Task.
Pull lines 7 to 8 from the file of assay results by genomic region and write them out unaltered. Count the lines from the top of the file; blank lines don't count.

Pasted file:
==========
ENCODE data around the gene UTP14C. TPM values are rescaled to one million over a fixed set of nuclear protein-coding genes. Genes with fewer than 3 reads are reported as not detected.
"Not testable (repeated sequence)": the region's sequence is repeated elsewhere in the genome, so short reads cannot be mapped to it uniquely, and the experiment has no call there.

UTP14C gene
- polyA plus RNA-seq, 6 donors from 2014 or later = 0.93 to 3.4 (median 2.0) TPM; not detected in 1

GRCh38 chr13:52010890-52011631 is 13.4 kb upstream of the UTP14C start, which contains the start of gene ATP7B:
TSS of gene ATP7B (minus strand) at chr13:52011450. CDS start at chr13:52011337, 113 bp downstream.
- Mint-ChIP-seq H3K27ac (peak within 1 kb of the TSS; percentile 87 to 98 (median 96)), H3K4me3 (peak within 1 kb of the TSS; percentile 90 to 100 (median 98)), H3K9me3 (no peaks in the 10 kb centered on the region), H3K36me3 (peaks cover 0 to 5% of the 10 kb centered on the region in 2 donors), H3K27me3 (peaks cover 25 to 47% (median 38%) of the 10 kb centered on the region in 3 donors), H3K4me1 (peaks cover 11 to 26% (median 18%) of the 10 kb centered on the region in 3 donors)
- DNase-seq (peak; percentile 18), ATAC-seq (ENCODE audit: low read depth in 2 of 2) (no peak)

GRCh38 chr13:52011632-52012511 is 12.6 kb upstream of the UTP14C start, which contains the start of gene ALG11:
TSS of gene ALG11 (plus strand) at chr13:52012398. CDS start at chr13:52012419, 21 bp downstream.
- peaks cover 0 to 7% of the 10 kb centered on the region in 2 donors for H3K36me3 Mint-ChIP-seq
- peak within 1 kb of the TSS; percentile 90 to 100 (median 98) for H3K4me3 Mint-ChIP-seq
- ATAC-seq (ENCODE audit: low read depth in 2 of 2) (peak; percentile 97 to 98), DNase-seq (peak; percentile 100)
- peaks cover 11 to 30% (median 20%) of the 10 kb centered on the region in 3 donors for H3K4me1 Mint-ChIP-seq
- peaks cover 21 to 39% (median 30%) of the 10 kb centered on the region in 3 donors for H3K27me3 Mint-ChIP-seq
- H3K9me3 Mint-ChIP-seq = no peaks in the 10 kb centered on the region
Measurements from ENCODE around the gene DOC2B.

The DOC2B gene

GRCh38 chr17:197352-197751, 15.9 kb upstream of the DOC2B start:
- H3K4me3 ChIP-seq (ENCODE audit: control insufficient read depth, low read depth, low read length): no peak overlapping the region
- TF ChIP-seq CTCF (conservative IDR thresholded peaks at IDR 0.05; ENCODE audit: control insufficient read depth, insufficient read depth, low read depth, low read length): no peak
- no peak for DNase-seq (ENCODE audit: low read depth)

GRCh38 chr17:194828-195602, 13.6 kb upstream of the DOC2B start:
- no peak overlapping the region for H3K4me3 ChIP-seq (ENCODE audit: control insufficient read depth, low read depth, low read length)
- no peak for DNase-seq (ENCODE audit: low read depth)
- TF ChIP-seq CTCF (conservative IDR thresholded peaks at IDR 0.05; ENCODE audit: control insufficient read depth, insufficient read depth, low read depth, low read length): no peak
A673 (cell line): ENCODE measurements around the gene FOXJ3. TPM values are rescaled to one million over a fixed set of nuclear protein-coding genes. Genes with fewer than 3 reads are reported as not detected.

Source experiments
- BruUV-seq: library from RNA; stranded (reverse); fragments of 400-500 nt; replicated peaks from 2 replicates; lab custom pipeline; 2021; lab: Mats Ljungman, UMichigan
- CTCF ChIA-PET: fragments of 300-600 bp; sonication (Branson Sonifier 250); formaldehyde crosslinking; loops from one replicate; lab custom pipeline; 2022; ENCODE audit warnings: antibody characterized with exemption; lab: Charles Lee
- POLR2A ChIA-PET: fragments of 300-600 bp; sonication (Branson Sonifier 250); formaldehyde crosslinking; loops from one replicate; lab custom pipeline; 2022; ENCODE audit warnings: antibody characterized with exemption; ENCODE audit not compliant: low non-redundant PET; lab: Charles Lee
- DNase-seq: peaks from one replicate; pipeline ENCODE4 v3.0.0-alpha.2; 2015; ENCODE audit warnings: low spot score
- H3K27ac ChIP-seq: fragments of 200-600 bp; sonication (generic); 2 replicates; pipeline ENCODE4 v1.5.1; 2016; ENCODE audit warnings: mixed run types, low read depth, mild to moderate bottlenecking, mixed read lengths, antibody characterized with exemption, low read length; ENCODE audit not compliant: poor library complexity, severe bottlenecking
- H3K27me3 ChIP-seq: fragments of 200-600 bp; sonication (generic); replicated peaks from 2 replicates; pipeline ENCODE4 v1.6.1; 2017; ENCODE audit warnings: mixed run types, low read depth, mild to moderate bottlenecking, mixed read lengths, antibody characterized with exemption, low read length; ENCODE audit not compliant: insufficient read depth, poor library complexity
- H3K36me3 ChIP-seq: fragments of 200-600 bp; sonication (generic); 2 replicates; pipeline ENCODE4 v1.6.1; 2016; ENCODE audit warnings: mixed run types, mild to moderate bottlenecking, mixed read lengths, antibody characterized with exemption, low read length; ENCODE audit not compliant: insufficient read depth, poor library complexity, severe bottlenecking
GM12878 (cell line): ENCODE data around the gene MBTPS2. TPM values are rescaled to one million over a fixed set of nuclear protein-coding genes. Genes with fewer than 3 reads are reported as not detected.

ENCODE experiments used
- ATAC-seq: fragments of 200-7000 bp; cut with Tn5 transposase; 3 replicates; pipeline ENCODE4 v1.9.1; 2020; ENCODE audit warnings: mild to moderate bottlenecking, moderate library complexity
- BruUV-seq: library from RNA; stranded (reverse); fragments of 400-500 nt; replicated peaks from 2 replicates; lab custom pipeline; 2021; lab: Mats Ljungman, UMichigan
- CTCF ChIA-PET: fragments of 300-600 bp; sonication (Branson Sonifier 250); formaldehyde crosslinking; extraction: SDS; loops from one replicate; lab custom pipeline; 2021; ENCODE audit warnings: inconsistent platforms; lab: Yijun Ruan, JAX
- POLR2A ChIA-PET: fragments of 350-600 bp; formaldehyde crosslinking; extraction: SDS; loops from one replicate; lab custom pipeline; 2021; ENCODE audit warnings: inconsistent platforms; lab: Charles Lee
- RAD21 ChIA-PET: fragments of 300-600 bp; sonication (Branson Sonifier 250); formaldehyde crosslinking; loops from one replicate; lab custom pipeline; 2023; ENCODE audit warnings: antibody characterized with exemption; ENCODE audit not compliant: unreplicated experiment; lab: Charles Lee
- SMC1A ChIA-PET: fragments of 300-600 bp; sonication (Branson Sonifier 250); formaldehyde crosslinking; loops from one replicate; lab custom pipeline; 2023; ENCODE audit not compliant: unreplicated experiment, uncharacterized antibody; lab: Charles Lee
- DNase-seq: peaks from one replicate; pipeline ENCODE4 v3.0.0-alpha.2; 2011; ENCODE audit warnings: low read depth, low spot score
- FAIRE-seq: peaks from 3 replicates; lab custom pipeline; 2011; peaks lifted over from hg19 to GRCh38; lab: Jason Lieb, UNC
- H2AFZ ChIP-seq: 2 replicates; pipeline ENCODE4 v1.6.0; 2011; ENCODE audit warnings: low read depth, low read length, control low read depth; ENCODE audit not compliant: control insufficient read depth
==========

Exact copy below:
- Mint-ChIP-seq H3K27ac (peak within 1 kb of the TSS; percentile 87 to 98 (median 96)), H3K4me3 (peak within 1 kb of the TSS; percentile 90 to 100 (median 98)), H3K9me3 (no peaks in the 10 kb centered on the region), H3K36me3 (peaks cover 0 to 5% of the 10 kb centered on the region in 2 donors), H3K27me3 (peaks cover 25 to 47% (median 38%) of the 10 kb centered on the region in 3 donors), H3K4me1 (peaks cover 11 to 26% (median 18%) of the 10 kb centered on the region in 3 donors)
- DNase-seq (peak; percentile 18), ATAC-seq (ENCODE audit: low read depth in 2 of 2) (no peak)